Define Key Questions

Before you start collecting data, it is important to clarify what information you hope your data will provide and how you will use that data. The best way to do this is to identify specific questions about your work that will guide you throughout your data collection process. To help identify what your guiding questions should be, turn to your organization’s strategic plan or your program logic model.

Use your strategic plan

Your strategic plan outlines the goals of your organization and offers tactical strategies for achieving those goals.

  • Goals define “what” you are seeking to achieve
  • Strategies define “how” you will do it

In order to identify the guiding questions that will best serve you, make sure that your goals and strategies are as SMART and CLEAR as possible.

SMART Goals are:

  • Specific – clearly defined
  • Measurable – easily recorded, scaled and compared
  • Attainable – not only possible but reasonable
  • Relevant – reflect your organizational mission
  • Time-bound – able to be achieved in a fixed timeframe

CLEAR Goals are:

  • Collaborative – achieved in partnership with others
  • Limited – possess a defined scope and duration
  • Emotional – harness the energy and passion of the team working to achieve them
  • Appreciable – smaller goals contribute to a bigger objective
  • Refinable – adapt to rapidly changing environments

Once you have defined SMART, CLEAR goals, you can move on to identifying your guiding questions.

Example

From Goals to Guiding Questions

Goal (“what”): Increase the number of young adults who take a gap year between high school and college to volunteer.

Strategy (“how”): Engage rising high school juniors and seniors in summer volunteer programs.

Guiding Questions:
  • Have participants’ feelings about the importance of service changed as a result of these programs?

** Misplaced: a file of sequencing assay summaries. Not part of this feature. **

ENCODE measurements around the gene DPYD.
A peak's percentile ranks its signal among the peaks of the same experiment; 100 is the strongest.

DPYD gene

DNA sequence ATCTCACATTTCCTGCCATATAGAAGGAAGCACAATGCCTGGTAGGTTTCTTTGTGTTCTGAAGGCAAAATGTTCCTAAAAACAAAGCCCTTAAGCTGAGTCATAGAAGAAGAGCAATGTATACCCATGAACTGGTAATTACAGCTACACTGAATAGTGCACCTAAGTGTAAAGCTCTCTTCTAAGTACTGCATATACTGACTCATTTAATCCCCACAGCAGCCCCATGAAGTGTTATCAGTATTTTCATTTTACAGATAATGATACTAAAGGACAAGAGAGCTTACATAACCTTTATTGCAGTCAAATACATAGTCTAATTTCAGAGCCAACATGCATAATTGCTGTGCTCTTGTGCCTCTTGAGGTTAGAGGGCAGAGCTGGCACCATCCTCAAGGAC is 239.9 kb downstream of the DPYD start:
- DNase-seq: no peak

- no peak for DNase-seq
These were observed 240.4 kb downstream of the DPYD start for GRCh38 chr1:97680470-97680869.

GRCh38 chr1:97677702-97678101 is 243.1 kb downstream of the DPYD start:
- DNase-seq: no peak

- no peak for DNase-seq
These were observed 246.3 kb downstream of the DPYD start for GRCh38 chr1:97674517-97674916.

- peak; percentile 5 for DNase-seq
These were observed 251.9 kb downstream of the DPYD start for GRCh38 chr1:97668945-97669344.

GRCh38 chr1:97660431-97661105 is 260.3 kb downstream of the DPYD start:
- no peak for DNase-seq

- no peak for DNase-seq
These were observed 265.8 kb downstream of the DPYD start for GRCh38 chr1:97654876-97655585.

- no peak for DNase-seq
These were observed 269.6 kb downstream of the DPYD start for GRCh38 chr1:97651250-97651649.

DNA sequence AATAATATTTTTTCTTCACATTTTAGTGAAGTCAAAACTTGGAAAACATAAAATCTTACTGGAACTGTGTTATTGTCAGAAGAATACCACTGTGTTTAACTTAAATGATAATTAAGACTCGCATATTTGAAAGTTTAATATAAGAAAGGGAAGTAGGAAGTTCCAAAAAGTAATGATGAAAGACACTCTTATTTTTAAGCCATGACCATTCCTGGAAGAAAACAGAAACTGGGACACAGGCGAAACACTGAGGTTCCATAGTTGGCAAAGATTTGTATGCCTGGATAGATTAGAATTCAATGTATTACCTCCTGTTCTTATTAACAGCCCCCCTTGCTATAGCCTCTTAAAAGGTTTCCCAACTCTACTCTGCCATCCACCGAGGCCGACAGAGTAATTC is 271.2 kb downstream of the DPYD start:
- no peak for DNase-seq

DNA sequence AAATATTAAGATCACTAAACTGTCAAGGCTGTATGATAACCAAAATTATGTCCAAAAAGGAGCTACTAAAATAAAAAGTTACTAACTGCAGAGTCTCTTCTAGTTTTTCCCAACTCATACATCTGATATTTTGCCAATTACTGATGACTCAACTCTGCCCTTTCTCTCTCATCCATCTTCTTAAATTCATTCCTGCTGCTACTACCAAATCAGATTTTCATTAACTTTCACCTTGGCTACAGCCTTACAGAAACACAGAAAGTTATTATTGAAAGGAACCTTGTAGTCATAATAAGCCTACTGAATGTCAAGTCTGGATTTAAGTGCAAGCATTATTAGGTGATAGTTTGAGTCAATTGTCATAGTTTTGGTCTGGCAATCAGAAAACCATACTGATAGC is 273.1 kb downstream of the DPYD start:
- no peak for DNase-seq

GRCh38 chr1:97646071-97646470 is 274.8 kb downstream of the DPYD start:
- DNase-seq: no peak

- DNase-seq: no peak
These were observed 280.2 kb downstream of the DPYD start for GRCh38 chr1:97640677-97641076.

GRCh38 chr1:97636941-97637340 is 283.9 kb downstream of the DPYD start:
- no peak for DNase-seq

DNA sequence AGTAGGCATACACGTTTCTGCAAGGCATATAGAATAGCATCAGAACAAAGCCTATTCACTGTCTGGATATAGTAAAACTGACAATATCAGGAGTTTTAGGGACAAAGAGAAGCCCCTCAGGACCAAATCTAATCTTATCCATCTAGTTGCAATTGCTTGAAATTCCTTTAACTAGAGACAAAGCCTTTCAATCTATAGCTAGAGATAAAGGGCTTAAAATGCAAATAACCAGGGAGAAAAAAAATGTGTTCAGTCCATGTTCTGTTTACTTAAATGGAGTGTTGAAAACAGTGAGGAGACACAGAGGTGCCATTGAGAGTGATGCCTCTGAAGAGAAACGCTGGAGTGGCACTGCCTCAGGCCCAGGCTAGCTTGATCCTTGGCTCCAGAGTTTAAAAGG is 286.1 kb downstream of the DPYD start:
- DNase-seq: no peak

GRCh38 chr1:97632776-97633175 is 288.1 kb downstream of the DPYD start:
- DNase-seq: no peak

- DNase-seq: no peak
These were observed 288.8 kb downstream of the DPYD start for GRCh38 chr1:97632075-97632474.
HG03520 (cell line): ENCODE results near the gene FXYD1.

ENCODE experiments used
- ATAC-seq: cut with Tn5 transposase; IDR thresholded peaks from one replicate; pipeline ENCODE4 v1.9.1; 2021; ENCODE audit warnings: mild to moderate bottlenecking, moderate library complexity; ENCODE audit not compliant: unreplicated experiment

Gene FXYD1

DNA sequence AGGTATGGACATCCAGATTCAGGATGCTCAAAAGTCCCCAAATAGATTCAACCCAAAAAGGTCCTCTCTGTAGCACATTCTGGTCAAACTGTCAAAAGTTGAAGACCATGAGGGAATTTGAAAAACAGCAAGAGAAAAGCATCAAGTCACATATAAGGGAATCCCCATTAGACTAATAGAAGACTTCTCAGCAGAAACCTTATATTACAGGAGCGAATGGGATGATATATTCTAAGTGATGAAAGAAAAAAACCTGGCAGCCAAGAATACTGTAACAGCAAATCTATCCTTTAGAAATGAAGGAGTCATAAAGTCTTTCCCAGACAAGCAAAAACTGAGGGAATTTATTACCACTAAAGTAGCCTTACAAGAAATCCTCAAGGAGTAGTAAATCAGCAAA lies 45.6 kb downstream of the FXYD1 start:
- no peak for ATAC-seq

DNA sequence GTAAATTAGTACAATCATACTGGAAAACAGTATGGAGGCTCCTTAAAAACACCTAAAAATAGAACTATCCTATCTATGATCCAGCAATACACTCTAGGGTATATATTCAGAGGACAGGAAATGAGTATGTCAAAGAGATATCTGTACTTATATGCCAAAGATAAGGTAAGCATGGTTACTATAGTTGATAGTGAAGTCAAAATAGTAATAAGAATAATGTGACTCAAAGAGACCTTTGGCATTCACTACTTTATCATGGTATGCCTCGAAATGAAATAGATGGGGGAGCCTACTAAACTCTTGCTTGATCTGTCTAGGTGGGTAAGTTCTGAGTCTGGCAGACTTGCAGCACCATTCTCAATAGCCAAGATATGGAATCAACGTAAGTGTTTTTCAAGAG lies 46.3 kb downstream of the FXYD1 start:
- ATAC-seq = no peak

• Are participants more likely to take a gap year to volunteer in between high school and college?

Use your logic model

A logic model is a framework for considering how your different projects, initiatives and programs contribute to your organization’s goals and how you can track your progress along the way. Here are some questions to ask yourself as you build your logic model:

  • Impact: What measurable change are you seeking to achieve in the long term?
  • Outcomes: What measurable change are you seeking to achieve in the short to intermediate term? What would indicate that you are on your way to accomplishing your long-term goals?
  • Outputs: What tangibles can you measure immediately following the program?
  • Activities: What are the high-level steps that you need to take to successfully run the program?
  • Inputs: What resources (money, staff, technology) do you need to invest in the program for it to be successful?

Note: Typically, you build a logic model in reverse order, beginning with impact and ending with inputs.

Example

The goal of your organization is to increase the number of young people who take a gap year between high school and college to volunteer. You believe that by engaging rising high school juniors and seniors in short-term service programs, you will see more teens go on to participate in a year-long service program after graduating high school.

One of your signature programs provides teens the opportunity to volunteer at summer camps for low-income families. Volunteers commit to 2 or 4 weeks to help run the camp—coordinate activities, oversee meals, run field trips to local museums and provide afternoon tutoring for students who need extra summer reading support.

To build the logic model for this program, start with the impact column, then move to outcomes, outputs, activities and, finally, inputs.

Logic model example:
Inputs Activities Outputs Outcomes Impact

1 staff person

Recruit program participants

Register participants

Place participants in summer volunteer programs

150 local teens volunteer for a 2-week period

150 local teens volunteer for a 4-week period

Teens have more exposure to the positive effects of service and volunteerism

Young adults feel there is value in engaging in service and volunteerism

Young people are more likely to make a commitment to service and volunteerism

Increase the number of individuals who make a commitment to service by taking a gap year between high school and college

Once you have developed your logic model, look at the output, outcome and impact columns to help formulate your strategic questions:

Guiding Questions:
  • Have participants’ feelings about the importance of service changed as a result of these programs?
  • Are participants more likely to choose a gap year for service in between high school and college?

A note about logic models: You can find many templates for logic models online, and while they all use very similar language, there are some small differences in how the terms are defined and the components that should be included. Choose the template that best fits your needs and the way you think about your work.